This story is over 5 years old.

A former CIA operative is running for president to stop Donald Trump

The 40-year old former spy has never held elected office, but he may help Republicans keep a longtime red state from going with Clinton.
Photo via Facebook/Evan McMullin

Anti-Trump Republicans have proved, yet again, that they are nothing if not determined. Republican strategists are putting forth an independent presidential candidate, Evan McMullin, in a last-ditch effort to stop the GOP nominee.

"It's never too late to do the right thing, and America deserves much better than either Donald Trump or Hillary Clinton can offer us," McMullin told ABC News in a statement. "I humbly offer myself as a leader who can give millions of disaffected Americans a conservative choice for President."


McMullin is not your typical presidential candidate. The 40-year old has never held elected office and has served most recently as the Republican policy director for the House of Representatives, after working 11 years as a CIA operative. In 1997, McMullin was a deckhand on a commercial fishing vessel, which he described on his LinkedIn page as "I mostly just did my best not to fall in as we sailed the Alaskan seas."

One of the people involved in running McMullin's campaign is Rick Wilson, Buzzfeed reported. Wilson is a longtime Republican strategist and has been an early and vocal critic of Trump this year. He made headlines in January when he called Trump voters "childless single men who masturbate to anime," on MSNBC. Wilson did not immediately respond to VICE News' request for comment.

McMullin is virtually unknown outside of wonkish Republican policy circles (he had just 135 followers on Twitter when Buzzfeed first reported the news Monday morning). But he does have experience doing the very thing Trump has spent much of his campaign railing against — before joining the CIA, McMullin worked for the United Nations High Commissioner for Refugees to vet and resettle refugees from the Middle East and Africa, according to his LinkedIn page.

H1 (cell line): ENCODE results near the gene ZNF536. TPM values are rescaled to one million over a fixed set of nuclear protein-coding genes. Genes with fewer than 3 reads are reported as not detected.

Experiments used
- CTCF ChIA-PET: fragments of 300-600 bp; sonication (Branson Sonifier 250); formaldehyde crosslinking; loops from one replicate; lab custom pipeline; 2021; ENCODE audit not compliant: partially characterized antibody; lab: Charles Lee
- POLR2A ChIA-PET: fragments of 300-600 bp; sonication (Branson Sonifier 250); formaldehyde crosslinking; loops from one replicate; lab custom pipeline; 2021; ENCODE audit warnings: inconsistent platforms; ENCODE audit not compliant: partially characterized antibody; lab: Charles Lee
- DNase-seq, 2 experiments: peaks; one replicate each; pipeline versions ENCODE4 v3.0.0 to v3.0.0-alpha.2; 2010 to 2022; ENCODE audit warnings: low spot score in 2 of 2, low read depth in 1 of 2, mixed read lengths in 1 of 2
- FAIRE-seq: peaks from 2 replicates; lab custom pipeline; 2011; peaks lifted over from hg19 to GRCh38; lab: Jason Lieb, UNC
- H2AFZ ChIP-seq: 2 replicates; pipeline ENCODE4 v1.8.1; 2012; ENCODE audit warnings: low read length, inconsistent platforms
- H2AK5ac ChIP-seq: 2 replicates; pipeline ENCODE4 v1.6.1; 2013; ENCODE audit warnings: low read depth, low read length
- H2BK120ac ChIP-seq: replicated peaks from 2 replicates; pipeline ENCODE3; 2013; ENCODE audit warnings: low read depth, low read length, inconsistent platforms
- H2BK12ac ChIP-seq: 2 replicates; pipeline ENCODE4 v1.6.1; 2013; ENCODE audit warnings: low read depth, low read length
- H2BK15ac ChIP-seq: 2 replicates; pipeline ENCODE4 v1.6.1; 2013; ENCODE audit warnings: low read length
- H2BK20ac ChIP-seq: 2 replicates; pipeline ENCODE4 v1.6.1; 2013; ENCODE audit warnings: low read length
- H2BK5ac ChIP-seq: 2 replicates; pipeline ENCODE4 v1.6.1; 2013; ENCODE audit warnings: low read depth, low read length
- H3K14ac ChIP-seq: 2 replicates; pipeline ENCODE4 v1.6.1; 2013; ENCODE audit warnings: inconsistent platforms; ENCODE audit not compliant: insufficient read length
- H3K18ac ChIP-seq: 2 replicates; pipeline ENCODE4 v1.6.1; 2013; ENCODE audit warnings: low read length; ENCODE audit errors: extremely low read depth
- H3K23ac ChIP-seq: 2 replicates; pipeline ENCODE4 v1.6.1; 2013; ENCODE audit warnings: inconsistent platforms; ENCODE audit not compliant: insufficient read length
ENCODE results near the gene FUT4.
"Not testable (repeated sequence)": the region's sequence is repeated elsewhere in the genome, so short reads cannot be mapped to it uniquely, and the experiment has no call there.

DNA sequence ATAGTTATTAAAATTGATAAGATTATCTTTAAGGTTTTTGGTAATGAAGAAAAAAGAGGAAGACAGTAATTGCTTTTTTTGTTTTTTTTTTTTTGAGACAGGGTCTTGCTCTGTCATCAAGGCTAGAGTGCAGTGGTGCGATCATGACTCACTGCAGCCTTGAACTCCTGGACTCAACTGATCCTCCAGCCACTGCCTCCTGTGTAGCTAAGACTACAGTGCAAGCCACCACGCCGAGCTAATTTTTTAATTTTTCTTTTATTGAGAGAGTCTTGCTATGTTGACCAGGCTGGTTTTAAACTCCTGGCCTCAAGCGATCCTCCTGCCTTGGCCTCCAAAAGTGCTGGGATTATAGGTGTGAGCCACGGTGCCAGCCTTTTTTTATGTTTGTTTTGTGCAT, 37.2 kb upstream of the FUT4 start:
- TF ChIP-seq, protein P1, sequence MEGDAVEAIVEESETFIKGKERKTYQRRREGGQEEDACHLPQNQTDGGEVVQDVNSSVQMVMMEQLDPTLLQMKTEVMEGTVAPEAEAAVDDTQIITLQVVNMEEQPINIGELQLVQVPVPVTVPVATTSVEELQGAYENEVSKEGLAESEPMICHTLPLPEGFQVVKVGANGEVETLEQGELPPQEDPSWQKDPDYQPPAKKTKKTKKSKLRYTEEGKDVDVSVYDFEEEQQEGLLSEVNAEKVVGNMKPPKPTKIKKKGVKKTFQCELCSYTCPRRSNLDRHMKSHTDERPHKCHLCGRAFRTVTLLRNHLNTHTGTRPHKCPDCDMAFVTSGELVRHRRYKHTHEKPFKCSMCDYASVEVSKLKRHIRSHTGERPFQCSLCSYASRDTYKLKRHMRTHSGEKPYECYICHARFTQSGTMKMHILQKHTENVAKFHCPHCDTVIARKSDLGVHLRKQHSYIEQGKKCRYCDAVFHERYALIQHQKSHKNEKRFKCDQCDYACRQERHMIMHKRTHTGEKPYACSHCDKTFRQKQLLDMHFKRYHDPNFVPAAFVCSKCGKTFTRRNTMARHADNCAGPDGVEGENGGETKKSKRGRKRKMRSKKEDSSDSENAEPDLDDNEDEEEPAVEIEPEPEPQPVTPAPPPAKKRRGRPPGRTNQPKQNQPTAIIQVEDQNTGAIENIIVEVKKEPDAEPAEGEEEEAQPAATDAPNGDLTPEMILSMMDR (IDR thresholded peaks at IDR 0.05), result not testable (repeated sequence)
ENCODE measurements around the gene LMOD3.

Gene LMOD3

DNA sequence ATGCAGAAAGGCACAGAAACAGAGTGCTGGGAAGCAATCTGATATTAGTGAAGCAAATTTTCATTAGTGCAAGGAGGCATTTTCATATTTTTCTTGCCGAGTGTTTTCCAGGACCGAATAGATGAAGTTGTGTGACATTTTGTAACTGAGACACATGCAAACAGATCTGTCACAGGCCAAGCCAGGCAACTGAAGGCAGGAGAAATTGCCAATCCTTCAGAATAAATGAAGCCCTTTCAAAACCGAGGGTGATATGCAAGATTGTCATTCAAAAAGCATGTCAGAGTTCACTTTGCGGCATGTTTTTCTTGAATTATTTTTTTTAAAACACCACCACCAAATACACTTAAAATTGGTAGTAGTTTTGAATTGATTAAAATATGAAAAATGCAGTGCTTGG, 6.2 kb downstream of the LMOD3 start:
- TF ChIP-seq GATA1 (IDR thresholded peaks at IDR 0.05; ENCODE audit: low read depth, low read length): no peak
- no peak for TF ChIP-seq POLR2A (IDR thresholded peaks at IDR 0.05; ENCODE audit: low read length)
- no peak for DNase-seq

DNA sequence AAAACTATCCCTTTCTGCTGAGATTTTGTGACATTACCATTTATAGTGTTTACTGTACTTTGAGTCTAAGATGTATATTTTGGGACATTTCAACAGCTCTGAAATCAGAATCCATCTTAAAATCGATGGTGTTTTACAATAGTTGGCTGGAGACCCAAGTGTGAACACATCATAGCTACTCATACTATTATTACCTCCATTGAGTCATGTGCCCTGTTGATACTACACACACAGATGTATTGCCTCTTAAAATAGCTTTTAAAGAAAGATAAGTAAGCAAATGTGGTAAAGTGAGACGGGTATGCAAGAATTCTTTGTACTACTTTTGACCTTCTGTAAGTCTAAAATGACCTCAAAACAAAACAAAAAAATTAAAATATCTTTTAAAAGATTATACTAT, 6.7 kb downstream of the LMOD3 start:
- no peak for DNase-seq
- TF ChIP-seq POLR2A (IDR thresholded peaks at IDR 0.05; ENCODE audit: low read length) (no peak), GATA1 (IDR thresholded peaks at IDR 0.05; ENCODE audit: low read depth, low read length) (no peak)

Unsurprisingly, McMullin has been a vocal critic of the GOP nominee.

Last week, McMullin called Trump's feud with the family of a fallen soldier Humayun Khan, who was Muslim, "profoundly despicable" on Facebook. Interspersed with pictures of his family and wildlife, much of McMullin's Facebook timeline is filled with posts calling out Trump for his anti-immigrant and anti-Muslim comments.


"As Donald Trump continues attacking Muslims and as a former CIA officer, I'd like all Americans to know the truth: American and other Muslims have played a central role in virtually every counterterrorism win we've had since 9/11," McMullin wrote last Tuesday. "They are an indispensable asset in this fight. Attacking them as a group makes America weaker, not stronger."

McMullin's chances of becoming president are slim at best. The deadline for getting a third-party candidate on the ballot has already passed in the most of the important general election states, including Florida, Nevada, Pennsylvania, North Carolina and Texas. As of Monday morning, McMilland has not filed an official campaign report with the Federal Election Commission yet, although he has set up a bare-bones campaign website.

McMullin's campaign could signal an effort by Republicans to stop Clinton from taking Utah in November. McMullin is a Utah native, a graduate of Brigham Young University, and a Mormon. Trump is polling badly in the Mormon-dominated state and many Republicans fear that they could lose a longtime stronghold altogether.

Utah is also home to Mitt Romney, one of Trump's biggest critics among establishment Republicans, whose support would add significant weight to McMullin's campaign. The group Better for America, involved in coordinating McMullin's presidential campaign, has been funded in part by Republican donor John Kingston who has also fundraised for Romney, according to ABC News. A spokesperson for Romney did not immediately respond when asked if he was planning on endorsing McMullin.

Follow Olivia Becker on Twitter: